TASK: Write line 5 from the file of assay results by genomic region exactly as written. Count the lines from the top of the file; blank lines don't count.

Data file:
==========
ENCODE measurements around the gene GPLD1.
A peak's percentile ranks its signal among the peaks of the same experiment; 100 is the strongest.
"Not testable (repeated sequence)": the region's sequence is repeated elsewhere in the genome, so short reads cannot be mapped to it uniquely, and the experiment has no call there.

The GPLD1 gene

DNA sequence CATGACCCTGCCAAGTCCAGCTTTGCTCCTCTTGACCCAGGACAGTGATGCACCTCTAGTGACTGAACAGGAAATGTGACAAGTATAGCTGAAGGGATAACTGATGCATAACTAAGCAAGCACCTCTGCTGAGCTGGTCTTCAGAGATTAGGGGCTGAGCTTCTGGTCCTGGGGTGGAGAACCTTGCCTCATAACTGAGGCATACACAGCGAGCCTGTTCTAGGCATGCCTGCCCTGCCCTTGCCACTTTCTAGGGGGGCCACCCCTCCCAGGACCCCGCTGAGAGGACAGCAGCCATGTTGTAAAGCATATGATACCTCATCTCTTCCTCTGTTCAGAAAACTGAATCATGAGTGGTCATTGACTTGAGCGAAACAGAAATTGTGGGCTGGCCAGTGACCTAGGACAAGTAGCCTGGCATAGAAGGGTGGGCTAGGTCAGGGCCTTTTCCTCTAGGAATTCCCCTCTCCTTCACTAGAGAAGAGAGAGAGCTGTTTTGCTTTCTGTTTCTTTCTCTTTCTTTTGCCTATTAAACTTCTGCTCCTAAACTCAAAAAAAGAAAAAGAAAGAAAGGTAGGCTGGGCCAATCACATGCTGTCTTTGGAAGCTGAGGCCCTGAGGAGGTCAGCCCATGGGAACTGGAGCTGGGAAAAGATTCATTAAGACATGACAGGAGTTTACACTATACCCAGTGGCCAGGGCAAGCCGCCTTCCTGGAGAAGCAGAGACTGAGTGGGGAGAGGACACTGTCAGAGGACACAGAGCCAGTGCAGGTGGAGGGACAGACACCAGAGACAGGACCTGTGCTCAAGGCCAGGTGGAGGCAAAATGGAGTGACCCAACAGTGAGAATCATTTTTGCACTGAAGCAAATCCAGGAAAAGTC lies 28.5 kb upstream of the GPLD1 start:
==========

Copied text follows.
DNA sequence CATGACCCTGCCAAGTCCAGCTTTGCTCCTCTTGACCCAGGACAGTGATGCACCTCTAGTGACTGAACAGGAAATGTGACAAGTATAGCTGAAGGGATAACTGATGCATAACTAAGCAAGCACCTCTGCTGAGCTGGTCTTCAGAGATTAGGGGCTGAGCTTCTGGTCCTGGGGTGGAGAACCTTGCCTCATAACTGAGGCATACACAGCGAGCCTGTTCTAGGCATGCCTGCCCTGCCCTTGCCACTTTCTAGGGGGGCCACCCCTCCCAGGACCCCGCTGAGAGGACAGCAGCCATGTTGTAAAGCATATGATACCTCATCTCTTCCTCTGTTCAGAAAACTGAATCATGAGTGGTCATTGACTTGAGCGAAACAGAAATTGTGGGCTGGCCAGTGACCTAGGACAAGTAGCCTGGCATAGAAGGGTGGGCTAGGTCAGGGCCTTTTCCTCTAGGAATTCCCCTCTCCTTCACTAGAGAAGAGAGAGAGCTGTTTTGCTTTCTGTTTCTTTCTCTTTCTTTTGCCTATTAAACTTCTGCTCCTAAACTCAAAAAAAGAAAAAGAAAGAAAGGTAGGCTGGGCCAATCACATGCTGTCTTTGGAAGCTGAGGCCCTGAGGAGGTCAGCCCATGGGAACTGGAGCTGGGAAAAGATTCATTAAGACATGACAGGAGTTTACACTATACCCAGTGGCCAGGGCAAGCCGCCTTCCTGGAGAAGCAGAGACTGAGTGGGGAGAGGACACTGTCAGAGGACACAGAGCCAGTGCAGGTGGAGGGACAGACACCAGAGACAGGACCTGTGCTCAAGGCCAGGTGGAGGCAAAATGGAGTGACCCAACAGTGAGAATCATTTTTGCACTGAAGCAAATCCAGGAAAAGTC lies 28.5 kb upstream of the GPLD1 start: